Orders $50+ ship free

Skip to content
Sunscreen Pilling

Sunscreen Pilling: Causes & Prevention Tips

Wearing sunscreen daily is crucial to maintaining healthy skin and preventing sun damage. However, one common issue many people face when using sunscreen is the occurrence of pilling. Sunscreen pilling is the term used to describe when sunscreen starts to ball up and flake off the skin, leaving an unsightly and uncomfortable mess. This can happen with face sunscreen and body sunscreen in some cases. In this article, we will discuss the causes of sunscreen pilling and provide tips on how to prevent it.


What is sunscreen pilling?

Sunscreen pilling is the result of a product failing to absorb properly into the skin. When this happens, the product can clump together and create visible pills on the surface of the skin.  This can be a frustrating issue for those who want to keep their skin protected without worrying about their sunscreen interfering with their daily skincare routine or changing the look of their skin texture.


What causes sunscreen pilling?

Sunscreen pilling can be caused by a variety of factors, including the ingredients in the sunscreen and how it interacts with other skincare products. Some ingredients, such as certain types of silicones or mineral filters, can contribute to pilling if not formulated properly. A study investigated sunscreen pilling and found that pilling was more common when sunscreen was used in combination with other skincare products, particularly those containing oils.1 Additionally, if the sunscreen is applied over a product that contains oil, it can cause the sunscreen to slide off the skin and pill. Preventing pilling is a matter of finding an SPF that works best for your skin with your other products. If using body sunscreen on your face, consider incorporating a face sunscreen into your daily routine.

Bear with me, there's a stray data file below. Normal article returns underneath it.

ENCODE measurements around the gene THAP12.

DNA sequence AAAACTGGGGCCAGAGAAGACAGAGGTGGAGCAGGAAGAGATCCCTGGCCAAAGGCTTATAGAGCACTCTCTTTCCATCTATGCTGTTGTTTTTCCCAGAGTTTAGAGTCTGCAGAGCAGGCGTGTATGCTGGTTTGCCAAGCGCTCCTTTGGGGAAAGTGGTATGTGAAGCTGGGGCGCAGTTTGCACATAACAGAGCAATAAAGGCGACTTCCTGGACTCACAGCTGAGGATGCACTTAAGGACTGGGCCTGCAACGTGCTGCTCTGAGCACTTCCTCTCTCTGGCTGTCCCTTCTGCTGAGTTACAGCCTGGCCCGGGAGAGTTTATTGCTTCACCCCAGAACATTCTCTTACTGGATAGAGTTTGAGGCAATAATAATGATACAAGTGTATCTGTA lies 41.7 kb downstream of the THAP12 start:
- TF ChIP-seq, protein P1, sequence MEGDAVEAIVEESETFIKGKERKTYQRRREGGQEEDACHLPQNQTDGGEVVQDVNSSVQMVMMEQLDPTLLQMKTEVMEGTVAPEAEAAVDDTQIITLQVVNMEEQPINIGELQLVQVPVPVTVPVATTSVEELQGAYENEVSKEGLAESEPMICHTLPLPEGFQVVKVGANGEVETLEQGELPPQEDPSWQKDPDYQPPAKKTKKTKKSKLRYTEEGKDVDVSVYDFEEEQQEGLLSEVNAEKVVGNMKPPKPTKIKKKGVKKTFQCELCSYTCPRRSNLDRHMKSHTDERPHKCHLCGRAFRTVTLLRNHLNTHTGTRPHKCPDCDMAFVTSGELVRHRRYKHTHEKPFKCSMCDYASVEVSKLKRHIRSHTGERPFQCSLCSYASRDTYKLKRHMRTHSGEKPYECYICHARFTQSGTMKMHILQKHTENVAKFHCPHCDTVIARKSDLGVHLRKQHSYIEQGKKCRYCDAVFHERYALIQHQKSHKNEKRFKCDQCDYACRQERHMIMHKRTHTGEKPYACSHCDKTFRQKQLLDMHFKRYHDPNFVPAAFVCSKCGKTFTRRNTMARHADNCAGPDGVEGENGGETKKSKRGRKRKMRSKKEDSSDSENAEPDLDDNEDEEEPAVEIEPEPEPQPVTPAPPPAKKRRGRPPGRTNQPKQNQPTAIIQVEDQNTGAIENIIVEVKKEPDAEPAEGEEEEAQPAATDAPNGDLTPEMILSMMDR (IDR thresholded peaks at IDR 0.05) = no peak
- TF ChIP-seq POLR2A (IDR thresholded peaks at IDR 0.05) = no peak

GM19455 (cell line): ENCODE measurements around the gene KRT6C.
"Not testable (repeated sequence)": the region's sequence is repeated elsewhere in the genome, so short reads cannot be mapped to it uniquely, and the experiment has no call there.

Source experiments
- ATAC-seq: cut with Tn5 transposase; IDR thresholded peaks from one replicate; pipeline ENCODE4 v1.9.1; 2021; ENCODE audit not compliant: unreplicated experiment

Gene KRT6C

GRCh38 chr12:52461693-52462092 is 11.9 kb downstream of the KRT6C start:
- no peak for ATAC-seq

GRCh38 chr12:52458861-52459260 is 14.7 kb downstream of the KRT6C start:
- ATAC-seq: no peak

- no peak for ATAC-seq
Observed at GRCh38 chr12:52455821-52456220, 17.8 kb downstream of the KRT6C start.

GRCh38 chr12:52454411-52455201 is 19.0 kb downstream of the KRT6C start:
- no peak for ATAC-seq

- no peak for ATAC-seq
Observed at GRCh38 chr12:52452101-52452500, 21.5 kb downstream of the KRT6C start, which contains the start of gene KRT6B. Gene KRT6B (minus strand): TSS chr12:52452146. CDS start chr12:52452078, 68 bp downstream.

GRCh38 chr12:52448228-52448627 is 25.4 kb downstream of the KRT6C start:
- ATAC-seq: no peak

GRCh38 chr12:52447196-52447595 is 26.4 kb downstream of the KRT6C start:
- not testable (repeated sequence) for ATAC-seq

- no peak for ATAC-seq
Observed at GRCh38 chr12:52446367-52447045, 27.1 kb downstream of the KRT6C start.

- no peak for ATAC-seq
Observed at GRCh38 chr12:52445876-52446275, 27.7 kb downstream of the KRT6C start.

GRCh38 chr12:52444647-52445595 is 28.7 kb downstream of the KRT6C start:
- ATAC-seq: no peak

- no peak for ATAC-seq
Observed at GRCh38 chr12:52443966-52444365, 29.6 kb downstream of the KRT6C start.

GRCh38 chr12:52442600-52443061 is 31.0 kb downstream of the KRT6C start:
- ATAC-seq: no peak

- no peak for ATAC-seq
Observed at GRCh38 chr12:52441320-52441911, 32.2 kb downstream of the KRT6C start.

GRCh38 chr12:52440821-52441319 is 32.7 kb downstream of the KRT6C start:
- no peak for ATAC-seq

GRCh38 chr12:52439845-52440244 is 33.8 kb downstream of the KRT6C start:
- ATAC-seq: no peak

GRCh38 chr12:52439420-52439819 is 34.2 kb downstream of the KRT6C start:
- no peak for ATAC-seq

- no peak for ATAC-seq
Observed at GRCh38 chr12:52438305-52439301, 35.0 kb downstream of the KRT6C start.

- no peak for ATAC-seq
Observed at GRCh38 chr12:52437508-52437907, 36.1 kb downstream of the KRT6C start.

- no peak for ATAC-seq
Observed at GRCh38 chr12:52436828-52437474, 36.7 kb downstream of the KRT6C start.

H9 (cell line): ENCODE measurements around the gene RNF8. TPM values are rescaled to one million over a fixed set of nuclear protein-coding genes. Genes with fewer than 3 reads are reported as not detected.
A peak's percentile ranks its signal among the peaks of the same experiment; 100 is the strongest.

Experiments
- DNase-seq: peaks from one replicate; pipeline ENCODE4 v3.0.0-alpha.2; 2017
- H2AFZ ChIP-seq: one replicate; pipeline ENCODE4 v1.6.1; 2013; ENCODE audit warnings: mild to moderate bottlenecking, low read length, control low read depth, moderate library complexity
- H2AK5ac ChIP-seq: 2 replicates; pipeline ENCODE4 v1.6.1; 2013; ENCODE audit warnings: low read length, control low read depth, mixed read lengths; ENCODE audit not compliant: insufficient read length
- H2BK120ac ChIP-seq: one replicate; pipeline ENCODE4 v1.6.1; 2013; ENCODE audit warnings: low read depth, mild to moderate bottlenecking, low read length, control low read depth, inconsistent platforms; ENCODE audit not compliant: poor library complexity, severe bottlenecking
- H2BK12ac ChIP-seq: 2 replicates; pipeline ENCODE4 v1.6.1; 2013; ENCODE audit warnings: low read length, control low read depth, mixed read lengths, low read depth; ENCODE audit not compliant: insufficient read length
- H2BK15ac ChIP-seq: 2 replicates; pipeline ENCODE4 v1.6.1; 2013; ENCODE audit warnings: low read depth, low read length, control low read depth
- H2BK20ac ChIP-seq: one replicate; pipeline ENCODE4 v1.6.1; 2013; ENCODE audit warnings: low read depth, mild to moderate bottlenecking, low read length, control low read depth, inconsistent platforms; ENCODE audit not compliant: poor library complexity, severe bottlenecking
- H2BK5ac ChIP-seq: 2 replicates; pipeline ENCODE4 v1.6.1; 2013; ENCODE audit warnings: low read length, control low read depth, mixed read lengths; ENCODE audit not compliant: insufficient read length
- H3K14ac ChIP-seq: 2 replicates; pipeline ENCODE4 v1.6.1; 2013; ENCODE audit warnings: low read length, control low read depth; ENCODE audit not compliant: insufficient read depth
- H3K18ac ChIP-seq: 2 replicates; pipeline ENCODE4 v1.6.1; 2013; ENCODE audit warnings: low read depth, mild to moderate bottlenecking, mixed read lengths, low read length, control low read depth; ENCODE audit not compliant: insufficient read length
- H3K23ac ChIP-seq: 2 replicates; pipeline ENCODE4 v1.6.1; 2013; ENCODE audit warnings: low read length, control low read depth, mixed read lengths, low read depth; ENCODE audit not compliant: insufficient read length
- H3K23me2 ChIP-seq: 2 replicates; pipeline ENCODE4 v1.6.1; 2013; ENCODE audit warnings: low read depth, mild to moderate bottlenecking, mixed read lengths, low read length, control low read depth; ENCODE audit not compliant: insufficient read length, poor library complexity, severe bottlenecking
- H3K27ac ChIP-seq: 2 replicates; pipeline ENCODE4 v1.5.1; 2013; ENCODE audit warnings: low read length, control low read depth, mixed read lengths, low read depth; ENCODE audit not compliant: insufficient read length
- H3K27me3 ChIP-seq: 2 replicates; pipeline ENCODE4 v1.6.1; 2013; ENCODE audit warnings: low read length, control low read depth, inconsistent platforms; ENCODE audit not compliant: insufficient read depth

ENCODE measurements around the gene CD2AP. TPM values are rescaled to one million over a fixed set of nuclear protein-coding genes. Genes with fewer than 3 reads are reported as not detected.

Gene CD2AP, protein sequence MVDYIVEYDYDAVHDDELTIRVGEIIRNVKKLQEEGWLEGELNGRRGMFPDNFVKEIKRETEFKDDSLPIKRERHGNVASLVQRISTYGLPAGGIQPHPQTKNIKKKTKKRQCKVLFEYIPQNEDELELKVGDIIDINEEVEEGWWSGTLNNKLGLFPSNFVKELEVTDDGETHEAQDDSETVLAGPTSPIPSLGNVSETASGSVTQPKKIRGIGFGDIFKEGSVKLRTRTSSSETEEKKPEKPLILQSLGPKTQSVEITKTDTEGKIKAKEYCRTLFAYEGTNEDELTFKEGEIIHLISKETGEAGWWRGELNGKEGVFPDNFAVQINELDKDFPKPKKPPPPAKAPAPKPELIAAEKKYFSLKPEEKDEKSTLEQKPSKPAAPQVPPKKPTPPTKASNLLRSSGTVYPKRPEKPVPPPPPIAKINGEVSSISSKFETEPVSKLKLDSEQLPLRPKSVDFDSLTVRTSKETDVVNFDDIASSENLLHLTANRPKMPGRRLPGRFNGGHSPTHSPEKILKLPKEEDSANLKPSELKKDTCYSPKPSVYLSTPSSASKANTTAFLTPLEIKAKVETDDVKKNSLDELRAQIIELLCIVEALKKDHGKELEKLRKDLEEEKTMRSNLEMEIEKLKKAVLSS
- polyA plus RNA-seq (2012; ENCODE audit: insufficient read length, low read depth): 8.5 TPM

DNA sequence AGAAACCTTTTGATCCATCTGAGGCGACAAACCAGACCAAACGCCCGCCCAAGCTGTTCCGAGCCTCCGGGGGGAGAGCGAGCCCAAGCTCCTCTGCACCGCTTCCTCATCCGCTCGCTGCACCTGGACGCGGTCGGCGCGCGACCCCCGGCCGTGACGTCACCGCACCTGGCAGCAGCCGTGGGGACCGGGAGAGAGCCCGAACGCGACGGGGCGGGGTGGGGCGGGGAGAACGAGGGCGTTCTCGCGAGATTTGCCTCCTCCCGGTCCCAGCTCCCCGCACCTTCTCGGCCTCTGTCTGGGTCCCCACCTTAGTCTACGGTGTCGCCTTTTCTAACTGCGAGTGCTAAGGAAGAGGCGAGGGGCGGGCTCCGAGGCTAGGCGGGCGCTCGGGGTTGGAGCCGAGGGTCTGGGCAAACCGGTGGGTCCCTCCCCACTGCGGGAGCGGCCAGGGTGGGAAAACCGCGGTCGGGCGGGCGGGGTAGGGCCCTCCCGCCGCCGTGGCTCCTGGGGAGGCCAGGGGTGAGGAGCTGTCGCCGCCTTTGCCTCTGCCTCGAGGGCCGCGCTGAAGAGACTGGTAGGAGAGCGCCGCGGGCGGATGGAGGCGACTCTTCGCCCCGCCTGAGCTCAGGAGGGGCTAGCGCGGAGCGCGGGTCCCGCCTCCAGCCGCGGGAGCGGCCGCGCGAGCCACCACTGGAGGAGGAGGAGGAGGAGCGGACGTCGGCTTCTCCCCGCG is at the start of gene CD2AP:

Does pilling affect sunscreen effectiveness?

One of the concerns with sunscreen pilling is whether or not it affects the effectiveness of the sunscreen. The good news is that pilling does not necessarily mean that the sunscreen is not doing its job. However, if large amounts of product are pilling off, it can mean that the skin is not getting the full amount of protection it needs. It is always best to ensure that the sunscreen is applied evenly and properly to ensure maximum protection.


How can sunscreen pilling be prevented?

There are a couple of key steps to take to reduce the amount of sunscreen pilling:

  1. Apply sunscreen on clean, dry skin: Be sure to apply your sunscreen after cleansing and allow your skin to fully dry before applying. This helps the sunscreen absorb properly and reduces the chances of it pilling. Apply your sunscreen to dry, bare skin, followed by serum treatments and moisturizer. If you aren’t sure if you should apply sunscreen before or after moisturizer, it depends on the types of other products and ingredients you are using.
  2. Allow products to fully absorb: It is important to allow skincare products to fully absorb into the skin before applying sunscreen. This reduces the chance of the sunscreen clumping up and pilling. The thickness of sunscreen applied onto other products can also impact pilling.2